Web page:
The chairman of the state-rescued Royal Bank of Scotland (RBS) has waived a shares bonus worth £1.4 million (1.7 million euros, $2.2 million) amid a row over executive pay, the bank said Saturday.
The money was part of a 'golden hello' agreed when Philip Hampton joined in 2009, and he was due to receive it in February. But a source close to the matter told AFP that in the current climate "he deemed that it wasn't appropriate".
His decision comes amid a storm of criticism over Thursday's announcement that RBS chief executive Stephen Hester would receive a £963,000 bonus this year, on top of his annual salary of £1.2 million.
"Sir Philip Hampton will not receive the 5.17 million shares he was awarded in 2009 when he joined RBS," the bank said in a brief statement.
British taxpayers own 82 percent of RBS after it was bailed out at the height of the global financial crisis in 2008, and since then it has slashed tens of thousands of jobs.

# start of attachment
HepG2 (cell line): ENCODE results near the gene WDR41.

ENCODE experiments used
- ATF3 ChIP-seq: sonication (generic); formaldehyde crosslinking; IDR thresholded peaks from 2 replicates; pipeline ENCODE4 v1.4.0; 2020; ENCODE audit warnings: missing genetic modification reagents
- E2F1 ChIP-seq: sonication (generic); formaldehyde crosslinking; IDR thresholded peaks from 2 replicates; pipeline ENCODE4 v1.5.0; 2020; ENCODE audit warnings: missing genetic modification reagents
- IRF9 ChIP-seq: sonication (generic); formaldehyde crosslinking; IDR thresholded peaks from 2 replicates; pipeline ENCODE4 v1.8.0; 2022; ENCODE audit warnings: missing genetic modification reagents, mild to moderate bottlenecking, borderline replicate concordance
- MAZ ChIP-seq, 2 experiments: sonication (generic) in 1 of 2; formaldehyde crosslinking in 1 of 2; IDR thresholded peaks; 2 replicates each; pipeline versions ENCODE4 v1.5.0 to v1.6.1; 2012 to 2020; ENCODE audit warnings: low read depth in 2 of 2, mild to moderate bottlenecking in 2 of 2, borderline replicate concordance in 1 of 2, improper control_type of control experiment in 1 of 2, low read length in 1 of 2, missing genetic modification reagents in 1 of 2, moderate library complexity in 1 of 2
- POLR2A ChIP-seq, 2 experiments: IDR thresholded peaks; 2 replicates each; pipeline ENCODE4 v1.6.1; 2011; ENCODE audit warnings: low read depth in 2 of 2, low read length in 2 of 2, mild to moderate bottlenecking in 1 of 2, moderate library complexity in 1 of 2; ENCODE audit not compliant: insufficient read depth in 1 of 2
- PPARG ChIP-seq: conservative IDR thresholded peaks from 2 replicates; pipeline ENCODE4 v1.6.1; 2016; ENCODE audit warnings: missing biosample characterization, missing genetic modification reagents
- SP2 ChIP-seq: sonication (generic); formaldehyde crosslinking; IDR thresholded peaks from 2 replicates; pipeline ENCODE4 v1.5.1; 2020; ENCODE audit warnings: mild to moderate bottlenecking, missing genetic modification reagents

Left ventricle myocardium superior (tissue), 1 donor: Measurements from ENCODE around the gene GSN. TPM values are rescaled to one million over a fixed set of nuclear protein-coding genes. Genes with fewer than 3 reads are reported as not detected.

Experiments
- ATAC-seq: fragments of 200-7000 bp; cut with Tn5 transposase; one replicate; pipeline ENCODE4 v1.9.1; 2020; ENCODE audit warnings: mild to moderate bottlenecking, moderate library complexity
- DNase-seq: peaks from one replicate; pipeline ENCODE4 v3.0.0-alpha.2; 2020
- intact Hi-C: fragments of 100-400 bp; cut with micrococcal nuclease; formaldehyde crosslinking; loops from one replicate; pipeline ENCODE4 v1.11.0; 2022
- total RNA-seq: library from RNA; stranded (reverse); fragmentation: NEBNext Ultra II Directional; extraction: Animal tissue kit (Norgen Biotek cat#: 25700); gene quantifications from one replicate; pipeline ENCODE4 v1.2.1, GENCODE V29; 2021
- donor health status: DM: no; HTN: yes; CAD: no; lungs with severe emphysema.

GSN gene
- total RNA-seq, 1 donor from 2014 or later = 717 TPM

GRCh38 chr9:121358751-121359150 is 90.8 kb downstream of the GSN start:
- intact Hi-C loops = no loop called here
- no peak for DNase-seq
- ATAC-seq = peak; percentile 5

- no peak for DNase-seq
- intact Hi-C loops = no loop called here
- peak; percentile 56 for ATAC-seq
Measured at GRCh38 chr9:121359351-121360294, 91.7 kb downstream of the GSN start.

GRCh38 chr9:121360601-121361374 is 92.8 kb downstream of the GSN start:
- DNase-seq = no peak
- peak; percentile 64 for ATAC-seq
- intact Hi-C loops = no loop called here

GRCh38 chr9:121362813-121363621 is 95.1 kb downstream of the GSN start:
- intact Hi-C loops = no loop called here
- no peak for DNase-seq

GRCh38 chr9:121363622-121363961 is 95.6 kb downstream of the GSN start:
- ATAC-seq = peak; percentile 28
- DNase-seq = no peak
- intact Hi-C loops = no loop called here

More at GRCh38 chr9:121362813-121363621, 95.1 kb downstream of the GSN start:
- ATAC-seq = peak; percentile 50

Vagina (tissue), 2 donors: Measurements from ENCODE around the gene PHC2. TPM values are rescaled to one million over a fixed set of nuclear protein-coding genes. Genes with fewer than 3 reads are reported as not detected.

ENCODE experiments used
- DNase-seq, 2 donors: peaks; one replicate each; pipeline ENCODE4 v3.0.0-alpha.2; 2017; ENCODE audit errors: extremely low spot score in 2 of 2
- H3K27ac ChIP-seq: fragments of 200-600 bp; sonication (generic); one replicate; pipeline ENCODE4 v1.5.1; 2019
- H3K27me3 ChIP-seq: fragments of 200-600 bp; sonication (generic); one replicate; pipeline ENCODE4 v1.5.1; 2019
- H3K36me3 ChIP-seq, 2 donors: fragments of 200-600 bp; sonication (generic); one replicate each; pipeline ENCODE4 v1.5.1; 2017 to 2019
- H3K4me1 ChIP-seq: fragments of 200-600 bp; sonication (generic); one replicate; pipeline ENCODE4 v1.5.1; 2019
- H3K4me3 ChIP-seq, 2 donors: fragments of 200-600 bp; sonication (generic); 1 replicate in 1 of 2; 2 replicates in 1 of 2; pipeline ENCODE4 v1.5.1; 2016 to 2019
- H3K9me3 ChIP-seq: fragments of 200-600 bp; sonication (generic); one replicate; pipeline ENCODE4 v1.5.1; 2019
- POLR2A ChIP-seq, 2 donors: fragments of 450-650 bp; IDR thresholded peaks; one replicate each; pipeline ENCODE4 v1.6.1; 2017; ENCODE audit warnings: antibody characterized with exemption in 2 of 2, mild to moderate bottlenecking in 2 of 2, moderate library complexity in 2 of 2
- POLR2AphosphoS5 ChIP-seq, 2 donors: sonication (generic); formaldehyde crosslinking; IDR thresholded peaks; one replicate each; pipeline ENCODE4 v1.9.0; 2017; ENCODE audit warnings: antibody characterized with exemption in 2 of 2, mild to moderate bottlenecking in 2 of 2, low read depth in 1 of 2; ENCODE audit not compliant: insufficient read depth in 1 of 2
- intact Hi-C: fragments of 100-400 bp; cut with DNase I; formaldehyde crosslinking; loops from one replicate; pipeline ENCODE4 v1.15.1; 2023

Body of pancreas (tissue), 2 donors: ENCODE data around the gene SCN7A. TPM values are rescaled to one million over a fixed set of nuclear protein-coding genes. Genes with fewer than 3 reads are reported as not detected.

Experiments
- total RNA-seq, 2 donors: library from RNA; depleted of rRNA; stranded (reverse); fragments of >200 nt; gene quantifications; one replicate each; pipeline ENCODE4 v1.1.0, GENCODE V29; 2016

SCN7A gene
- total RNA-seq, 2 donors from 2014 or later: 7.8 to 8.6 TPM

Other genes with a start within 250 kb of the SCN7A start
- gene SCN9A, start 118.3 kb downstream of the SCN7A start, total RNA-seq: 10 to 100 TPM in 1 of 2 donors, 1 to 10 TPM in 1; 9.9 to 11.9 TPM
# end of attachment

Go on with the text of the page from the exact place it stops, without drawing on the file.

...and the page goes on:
News that Hester will receive a huge bonus, despite government calls for pay restraint amid continuing economic gloom in Britain, sparked outrage from unions and the opposition Labour party.
The fact that the sum was less than half the £2 million Hester was given a year earlier failed to dent criticism.
Conservative Prime Minister David Cameron said Saturday that Hester had been brought in under the former Labour government under terms they agreed, but said that ultimately was up to the RBS boss to decide whether to keep the bonus.
"It's obviously his decision," Cameron said.
"My decision is to make sure the team at RBS get on with the job of turning the bank round and we made our views very clear on the bonus, and that's why it was cut in half compared to last year."